A Royal family

It surfaced in Alex Gordon’s total disregard for his own safety.

Or when ALCS MVP Lorenzo Cain laid down an impromptu sacrifice bunt – the first of his career.

We saw it as Mike Moustakas literally tossed his body into the dugout to make a catch at all costs.

Or in the way James Shields celebrated with Kansas City diehards as if he was just one of the guys.

The Royal family has officially gone mainstream from the nation’s heartland, even if their demeanor is anything but aristocratic. They play for each other. They play for their city. They take pride in the little things, connect with their fanbase on a personal level, and gain notoriety through their gritty style of play rather than their gaudy contracts.

Yes, the 2014 Royals – 29 years removed from their last playoff appearance, which just so happened to end in a world championship – are a breath of fresh air for baseball purists. True throwbacks. Their flair for the dramatic is entertaining enough, but they also play the game like it’s supposed to be played: with intensity, passion and sheer enjoyment.

Kansas City beats opponents with the bunt, the sacrifice fly and the stolen base. The players don’t seem to mind. Heck, they have fun doing it. Call it making magic out of the mundane.

Ten Major League Baseball teams qualified for the playoffs this fall. The Royals rank eighth in overall payroll, spending more money than only Oakland and Pittsburgh. Of the Top 50 individual contracts in the game today, not a single Kansas City player is found. Just two players – Shields and Gordon – even rank in the Top 100.

The Royals desperately want to win both ballgames and the approval of their followers. After sweeping the Angels in the ALDS, players took to the streets. Eric Hosmer and some of his teammates treated patrons of a downtown Kansas City establishment to an open bar, taking pictures and signing autographs in a party that reached the wee hours of the morning. Hosmer and his buddies picked up the tab, which totaled over $15,000.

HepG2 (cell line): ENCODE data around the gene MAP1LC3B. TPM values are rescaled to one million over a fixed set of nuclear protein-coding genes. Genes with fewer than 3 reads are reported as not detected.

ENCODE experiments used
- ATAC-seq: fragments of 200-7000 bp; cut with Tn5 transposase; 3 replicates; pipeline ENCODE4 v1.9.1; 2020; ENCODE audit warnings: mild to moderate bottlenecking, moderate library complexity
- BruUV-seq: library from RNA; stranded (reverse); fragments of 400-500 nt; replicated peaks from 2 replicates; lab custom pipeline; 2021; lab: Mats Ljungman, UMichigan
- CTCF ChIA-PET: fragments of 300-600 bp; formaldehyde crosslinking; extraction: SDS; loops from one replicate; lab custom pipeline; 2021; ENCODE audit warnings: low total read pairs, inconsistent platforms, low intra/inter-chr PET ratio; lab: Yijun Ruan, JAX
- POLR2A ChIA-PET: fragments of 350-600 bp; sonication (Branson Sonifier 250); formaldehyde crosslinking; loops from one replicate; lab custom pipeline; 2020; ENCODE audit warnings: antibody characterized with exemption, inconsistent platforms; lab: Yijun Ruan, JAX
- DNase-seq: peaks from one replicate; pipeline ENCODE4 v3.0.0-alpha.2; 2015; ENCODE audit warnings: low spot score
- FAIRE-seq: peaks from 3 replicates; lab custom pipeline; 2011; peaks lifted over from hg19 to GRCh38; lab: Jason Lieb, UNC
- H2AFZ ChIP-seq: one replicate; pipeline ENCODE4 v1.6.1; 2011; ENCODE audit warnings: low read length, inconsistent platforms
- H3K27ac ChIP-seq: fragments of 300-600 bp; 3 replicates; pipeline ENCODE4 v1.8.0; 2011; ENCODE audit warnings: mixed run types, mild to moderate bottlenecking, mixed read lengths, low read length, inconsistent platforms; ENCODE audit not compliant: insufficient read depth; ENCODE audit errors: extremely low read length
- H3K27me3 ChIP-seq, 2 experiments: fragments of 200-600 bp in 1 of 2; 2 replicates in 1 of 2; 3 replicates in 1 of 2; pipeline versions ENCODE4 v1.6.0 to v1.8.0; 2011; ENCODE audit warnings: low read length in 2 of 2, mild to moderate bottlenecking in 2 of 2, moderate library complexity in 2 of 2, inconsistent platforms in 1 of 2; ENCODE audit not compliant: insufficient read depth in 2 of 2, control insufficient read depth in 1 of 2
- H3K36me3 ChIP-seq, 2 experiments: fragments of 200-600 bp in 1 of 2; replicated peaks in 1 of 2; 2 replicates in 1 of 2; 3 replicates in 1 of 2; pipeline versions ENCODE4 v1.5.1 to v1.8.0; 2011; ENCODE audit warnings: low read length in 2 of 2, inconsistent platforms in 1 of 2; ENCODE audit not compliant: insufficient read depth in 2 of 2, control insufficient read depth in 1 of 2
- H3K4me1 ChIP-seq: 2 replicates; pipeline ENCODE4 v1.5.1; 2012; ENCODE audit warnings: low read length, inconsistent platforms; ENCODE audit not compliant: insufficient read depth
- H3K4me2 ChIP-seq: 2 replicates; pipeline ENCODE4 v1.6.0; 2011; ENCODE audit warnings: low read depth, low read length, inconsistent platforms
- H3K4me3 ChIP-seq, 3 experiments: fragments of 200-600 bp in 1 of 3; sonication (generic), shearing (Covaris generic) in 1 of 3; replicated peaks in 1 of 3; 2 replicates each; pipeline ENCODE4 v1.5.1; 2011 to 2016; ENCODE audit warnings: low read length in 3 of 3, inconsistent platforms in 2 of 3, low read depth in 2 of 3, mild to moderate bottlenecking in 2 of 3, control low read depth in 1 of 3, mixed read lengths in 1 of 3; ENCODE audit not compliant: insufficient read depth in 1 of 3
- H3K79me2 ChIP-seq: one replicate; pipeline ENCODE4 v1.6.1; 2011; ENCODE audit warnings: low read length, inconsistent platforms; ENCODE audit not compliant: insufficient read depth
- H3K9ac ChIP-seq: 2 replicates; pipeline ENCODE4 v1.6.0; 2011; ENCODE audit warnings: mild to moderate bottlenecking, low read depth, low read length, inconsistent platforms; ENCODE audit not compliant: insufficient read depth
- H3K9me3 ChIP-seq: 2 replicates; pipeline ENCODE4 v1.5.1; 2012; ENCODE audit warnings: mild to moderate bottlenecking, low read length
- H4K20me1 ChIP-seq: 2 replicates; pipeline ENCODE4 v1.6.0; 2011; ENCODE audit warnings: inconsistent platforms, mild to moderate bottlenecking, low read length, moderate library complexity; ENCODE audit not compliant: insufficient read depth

This group lulls teams to sleep with ”small-ball” tactics, then delivers a clutch extra-base hit when it matters most. Their defense is ubiquitous. Their bullpen, relentless.

Regardless of what happens in the World Series, Kansas City has already emerged from a perfect October storm. It’s a relatively young roster that could potentially be on the verge of something special.

Whatever the future may hold, one thing is certain: the Royals aren’t in it for the money, or the fame, or themselves. They’re trying to capture a championship for each other. And for you, the long-suffering yet forever-loyal true blue.

THE ARCHETYPE: Manson Northwest Webster graduate Andy Jepson was rightfully inducted into the Iowa Central Hall of Fame earlier this month.

Jepson arrived in the fall of 1996 as a highly-touted freshman quarterback and valedictorian of his high school graduating class at MNW. He became a cornerstone recruit for new head coach Kevin Twait, as the Tritons went from 5-5 in their first year together to 9-2 and bowl champions by the end of Jepson’s sophomore campaign.

Jepson played at the Div. I-AA level after leaving Iowa Central, finishing his collegiate football career at Cal Poly-SLO. He is now a vice president of mortgage servicing for Wells Fargo in downtown Des Moines, and an assistant football coach for defending NAIA national champion Grand View University.

For as important as Jepson was to Twait’s rebuilding process on the field, he represented everything a student-athlete should be in the classroom and community. Jepson shattered so many stereotypes by choosing Iowa Central, proving that intelligent, hard-working kids from the area had the means and resources to succeed right here in Fort Dodge.

Jepson used Iowa Central to continue his playing days and further his education. Iowa Central used Jepson to sell itself as a bona fide institution for serious students who also happened to be talented athletes. It was a perfect match that kicked off a new era of legitimacy at our local community college.

From a sports perspective, honoring Jepson made sense. He certainly had the resume to back up the Hall of Fame invitation.

The recognition was an absolute must, though, from an educational standpoint. Jepson stood for everything a teacher or coach could possibly ask for at Iowa Central. The institution is a better learning environment today thanks in large part to the commitment from people like him.

Eric Pratt is Sports Editor at The Messenger. He may be reached afternoons and evenings at 1-800-622-6613, or by e-mail at sports@messengernews.net